In Argentina's Puna region, at 4,000 metres above sea level, the color green is rare in the arid landscape, which is dominated by different shades of brown and yellow. In this inhospitable environment, daily life has improved thanks to a system of piping water downhill from rock glaciers to local communities.
"On moonless nights it was very difficult to walk around this town," says Celia Vilte, a teacher from San Francisco, a highlands village of just 54 people in the extreme northwest of Argentina whose centre is not a town square but 40 solar panels, which provide one hundred percent of its electricity.
On the outer edges of Buenos Aires proper, where the paved streets end and the narrow alleyways of one of Argentina’s largest shantytowns begin, visitors can find the En Haccore soup kitchen.
"This is the best thing ever invented for the poor," says Emanuel del Monte, pointing to a tank covered in black tarps protruding from the roof of his house. It forms part of a system built mostly from waste materials, which heats water through solar energy and is improving lives in Argentina.
"Look at this water. Would you drink it?" asks José Pablo Zubieta, as he shows a glass he has just filled from a faucet, where yellow and brown sediment float, in his home in Villa La Cava, a shantytown on the outskirts of Argentina's capital.
Designed mostly by men, many digital applications are not suitable for women, but some initiatives are beginning to include them as programmers and beneficiaries in Latin America, where the gender gap is also technological.
Climate change poses a global threat to food production, but for agriculture in Argentina it could also present new opportunities. In some areas of the country, farming conditions will improve, according to an analysis by experts of the latest climate projections.
Solar panels shine on the rooftop terraces of 10 neat buildings with perfectly straight lines and of uniform height, an image of modernity that contrasts with the precariously-built dwellings with unplastered concrete block walls just a few metres away, with rooms added in a disorderly manner, surrounded by a tangle of electric cables.
"Our philosophy is based on two principles: zero tolerance of pesticides or bosses," says Leandro Ladrú, while he puts tomatoes and carrots in the ecological bag held by a customer, in a large market in the Argentine capital, located between warehouses and rusty old railroad cars.
Nancy López lives in a house made of clay, wood and corrugated metal sheets, on private land dedicated to agriculture. She is part of an indigenous community of 12 families in northern Argentina that, like almost all such communities, has no title to the land it occupies and lives under the constant threat of eviction.
"In 2001 I was raped. I was 31 years old, had two university degrees and was still doing postgraduate studies, I had family, friends, a job. Many more resources than most rape victims have. Even so, it was the start of an ordeal whose scars I still feel today."
Left blind by a beating from her ex-husband, Susana Gómez barely managed to avoid joining the list of nearly 2,800 femicides committed annually in Latin America, but her case shows why public policies and laws are far from curtailing gender-based violence in the region.
The seed was planted more than 20 years ago by a group of indigenous women who began to gather to try to recover memories from their people. Today, women are also the main protagonists of La Voz Indígena (The Indigenous Voice), a unique radio station in northern Argentina that broadcasts every day in seven languages.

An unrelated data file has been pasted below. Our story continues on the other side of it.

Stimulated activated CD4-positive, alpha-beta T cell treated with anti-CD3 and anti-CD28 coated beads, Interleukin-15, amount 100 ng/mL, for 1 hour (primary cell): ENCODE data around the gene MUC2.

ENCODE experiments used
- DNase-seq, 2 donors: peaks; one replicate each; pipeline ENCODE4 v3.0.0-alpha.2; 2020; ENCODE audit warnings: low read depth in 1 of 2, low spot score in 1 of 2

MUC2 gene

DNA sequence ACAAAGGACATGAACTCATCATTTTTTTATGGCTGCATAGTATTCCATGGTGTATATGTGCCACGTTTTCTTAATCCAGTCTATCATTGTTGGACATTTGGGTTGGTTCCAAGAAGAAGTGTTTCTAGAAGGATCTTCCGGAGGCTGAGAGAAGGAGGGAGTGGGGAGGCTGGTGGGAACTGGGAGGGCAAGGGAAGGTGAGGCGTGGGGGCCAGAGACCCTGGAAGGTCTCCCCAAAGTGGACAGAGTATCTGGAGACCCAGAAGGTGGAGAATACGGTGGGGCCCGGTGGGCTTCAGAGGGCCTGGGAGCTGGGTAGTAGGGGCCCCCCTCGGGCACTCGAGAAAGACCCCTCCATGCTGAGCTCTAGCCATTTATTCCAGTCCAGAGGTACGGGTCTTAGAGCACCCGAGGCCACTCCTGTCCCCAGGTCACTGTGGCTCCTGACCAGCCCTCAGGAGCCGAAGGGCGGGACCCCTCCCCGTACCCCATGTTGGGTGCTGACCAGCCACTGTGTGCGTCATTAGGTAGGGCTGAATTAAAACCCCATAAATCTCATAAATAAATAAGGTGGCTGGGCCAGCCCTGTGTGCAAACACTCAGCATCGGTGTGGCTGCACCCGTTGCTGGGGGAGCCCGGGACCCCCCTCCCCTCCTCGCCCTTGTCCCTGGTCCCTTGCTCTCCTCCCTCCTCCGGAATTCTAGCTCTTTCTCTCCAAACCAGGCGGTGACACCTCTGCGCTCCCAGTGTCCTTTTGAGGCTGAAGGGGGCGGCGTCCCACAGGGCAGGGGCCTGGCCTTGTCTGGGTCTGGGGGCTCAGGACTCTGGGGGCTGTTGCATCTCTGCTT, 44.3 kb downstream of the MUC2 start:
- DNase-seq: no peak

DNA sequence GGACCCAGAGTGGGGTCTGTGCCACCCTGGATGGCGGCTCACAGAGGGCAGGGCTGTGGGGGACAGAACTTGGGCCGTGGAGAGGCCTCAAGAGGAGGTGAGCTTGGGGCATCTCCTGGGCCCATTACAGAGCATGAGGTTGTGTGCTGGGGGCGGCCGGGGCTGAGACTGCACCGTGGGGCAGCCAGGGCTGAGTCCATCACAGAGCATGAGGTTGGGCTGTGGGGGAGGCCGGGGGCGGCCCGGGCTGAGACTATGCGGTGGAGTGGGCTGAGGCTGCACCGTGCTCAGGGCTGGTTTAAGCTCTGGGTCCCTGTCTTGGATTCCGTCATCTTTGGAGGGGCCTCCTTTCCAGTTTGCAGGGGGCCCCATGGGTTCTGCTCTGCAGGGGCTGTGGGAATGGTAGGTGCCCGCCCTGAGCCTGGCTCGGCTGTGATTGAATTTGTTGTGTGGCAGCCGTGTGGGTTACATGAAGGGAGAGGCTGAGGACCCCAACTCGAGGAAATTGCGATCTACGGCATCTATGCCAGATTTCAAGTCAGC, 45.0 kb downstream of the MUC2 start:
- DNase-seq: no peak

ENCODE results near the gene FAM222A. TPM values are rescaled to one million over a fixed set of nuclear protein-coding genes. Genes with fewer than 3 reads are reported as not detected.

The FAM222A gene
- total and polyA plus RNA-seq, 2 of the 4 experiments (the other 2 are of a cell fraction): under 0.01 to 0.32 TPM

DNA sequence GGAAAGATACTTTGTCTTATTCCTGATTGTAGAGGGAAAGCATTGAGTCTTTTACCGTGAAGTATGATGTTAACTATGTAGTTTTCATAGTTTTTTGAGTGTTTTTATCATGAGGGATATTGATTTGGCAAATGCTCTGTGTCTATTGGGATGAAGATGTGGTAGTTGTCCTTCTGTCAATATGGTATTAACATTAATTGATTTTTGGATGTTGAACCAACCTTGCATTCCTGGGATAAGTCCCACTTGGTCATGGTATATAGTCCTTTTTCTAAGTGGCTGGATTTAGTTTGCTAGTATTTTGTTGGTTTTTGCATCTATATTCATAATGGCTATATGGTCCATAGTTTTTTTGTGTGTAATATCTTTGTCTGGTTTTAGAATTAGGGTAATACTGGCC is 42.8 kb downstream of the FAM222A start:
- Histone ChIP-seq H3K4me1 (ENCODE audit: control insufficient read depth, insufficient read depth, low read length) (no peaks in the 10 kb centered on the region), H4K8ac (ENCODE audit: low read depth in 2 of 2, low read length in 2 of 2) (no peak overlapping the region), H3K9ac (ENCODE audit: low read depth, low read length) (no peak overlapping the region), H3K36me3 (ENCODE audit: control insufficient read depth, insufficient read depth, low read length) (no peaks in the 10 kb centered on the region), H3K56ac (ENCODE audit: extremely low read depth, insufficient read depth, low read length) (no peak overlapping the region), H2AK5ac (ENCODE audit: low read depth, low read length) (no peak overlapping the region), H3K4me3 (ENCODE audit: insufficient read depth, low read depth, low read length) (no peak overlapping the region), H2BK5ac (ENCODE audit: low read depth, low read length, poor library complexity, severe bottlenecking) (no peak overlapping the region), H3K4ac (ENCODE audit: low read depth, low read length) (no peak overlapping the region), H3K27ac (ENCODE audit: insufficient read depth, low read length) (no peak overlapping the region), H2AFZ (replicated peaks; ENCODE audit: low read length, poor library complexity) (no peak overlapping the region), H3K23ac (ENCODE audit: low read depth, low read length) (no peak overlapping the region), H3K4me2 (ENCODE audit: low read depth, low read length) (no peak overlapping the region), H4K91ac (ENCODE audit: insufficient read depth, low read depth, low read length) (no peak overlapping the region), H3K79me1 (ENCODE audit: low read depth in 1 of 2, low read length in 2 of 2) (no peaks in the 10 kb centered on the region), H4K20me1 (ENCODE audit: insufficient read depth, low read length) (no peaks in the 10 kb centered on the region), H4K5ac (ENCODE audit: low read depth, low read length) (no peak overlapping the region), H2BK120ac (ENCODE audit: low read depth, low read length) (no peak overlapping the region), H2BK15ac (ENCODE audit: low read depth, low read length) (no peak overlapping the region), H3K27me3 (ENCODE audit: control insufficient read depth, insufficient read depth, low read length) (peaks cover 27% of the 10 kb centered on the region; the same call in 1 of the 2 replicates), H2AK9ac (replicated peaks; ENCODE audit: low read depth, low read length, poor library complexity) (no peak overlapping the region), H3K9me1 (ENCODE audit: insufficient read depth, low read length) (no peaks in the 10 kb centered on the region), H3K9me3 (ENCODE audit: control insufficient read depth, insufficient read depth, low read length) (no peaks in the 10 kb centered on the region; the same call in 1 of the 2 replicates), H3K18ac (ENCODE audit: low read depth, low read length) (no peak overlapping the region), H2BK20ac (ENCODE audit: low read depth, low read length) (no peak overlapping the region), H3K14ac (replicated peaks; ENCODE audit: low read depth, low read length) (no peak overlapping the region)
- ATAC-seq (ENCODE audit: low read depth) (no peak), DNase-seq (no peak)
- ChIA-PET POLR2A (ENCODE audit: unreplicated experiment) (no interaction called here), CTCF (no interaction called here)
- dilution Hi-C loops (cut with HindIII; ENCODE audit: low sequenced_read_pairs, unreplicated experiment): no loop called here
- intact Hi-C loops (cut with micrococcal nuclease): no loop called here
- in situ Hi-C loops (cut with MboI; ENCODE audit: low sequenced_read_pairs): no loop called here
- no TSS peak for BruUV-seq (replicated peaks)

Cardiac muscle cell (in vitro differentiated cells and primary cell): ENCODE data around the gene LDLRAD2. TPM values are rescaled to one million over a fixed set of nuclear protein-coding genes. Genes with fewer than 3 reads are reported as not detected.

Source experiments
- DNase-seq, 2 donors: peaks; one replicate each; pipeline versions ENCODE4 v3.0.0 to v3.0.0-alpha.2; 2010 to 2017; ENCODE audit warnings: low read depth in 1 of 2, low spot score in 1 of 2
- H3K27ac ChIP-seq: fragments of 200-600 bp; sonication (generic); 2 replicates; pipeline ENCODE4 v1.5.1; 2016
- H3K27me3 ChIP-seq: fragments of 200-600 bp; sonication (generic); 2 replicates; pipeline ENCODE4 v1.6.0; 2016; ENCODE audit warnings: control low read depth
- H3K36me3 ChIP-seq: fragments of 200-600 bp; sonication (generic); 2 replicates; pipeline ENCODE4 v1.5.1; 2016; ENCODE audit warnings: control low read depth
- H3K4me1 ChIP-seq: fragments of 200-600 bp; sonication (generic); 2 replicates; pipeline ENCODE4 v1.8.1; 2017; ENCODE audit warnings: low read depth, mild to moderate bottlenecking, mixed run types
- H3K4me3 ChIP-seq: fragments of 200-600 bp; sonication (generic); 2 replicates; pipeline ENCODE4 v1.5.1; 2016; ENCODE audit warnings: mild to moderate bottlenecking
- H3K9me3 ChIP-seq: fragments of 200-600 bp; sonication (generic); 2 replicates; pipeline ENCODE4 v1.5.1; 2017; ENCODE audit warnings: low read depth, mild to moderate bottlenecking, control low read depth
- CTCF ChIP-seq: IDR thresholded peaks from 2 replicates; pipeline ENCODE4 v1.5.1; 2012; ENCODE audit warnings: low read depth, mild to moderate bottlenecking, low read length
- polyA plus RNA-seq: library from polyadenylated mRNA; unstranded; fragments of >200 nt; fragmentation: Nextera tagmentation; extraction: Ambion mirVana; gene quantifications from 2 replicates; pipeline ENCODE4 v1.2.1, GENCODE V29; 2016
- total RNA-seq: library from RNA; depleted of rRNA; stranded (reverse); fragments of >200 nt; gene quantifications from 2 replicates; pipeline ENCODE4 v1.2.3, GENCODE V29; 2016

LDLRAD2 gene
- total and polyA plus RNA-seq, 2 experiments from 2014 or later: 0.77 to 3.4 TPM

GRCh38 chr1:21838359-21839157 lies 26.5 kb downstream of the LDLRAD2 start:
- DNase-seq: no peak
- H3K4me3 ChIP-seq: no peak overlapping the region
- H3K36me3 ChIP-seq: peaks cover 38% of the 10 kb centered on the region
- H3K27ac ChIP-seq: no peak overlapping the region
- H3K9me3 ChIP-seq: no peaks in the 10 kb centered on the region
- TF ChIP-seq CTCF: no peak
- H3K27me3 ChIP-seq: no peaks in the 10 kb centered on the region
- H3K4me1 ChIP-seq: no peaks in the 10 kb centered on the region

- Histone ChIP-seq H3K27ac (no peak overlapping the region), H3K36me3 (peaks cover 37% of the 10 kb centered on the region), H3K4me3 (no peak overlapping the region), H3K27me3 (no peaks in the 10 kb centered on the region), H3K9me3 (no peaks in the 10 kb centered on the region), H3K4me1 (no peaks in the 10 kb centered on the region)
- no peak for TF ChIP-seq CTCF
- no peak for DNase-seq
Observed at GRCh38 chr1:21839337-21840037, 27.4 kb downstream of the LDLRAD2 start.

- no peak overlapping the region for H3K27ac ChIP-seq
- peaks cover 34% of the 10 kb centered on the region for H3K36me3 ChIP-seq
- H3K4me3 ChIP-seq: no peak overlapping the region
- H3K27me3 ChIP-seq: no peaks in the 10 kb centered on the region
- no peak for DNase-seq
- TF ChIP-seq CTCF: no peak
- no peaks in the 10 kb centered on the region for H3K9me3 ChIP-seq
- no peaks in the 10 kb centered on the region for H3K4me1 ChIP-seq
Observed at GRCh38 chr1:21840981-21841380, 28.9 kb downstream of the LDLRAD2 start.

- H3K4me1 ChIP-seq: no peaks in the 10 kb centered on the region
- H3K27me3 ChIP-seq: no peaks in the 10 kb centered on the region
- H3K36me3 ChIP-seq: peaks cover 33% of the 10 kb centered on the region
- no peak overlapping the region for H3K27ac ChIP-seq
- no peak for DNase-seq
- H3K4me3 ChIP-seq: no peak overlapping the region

"I've been used to hauling water since I was eight years old. Today, at 63, I still do it," says Antolín Soraire, a tall peasant farmer with a face ravaged by the sun who lives in Los Blancos, a town of a few dozen houses and wide dirt roads in the province of Salta, in northern Argentina.
"We are the people who are excluded from the system," says Rafael Rivero, sitting in his apartment in a new social housing complex next to one of the largest slums in Buenos Aires. The contrast sums up the complexity of the social reality in the Argentine capital.
In front of one of the busiest railway stations in the capital of Argentina, there are long lines to buy vegetables, which farmers themselves offer directly to consumers, at prices several times lower than those seen in stores.
Questioned for its environmental and health impacts in Chile, where it is one of the country's main economic activities, salmon farming is preparing to expand in Argentina from Norway, the world's largest farmed salmon producer.
The news has triggered a strong reaction from civil society organisations.
The Argentine Senate's rejection of a bill to legalise abortion did not stop a Latin American movement, which is on the streets and is expanding in an increasingly coordinated manner among women's organisations in the region with the most restrictive laws and policies against pregnant women's right to choose.
Beef is one of the symbols historically identified with Argentina. After lean years, production and exports are growing, as is the debate on the environmental impact of cattle, which is on the radar of environmentalists and actors in the agricultural value chain.
How should cities address the problem of waste? The most important thing is to set a clear objective: that the day will come when nothing will be sent to final disposal or incineration, says an international expert on the subject, retired British professor of environmental chemistry and toxicology Paul Connett, author of the book "The Zero Waste Solution."
Between the dimly-lit, narrow alleyways of Villa 21, only 30 minutes by bus from the centre of the Argentine capital, more than 50,000 people live in poverty. It was there that La Garganta Poderosa (which means powerful throat), the magazine that gave a voice to the "villeros" or slum-dwellers and whose members today feel threatened, emerged in 2010.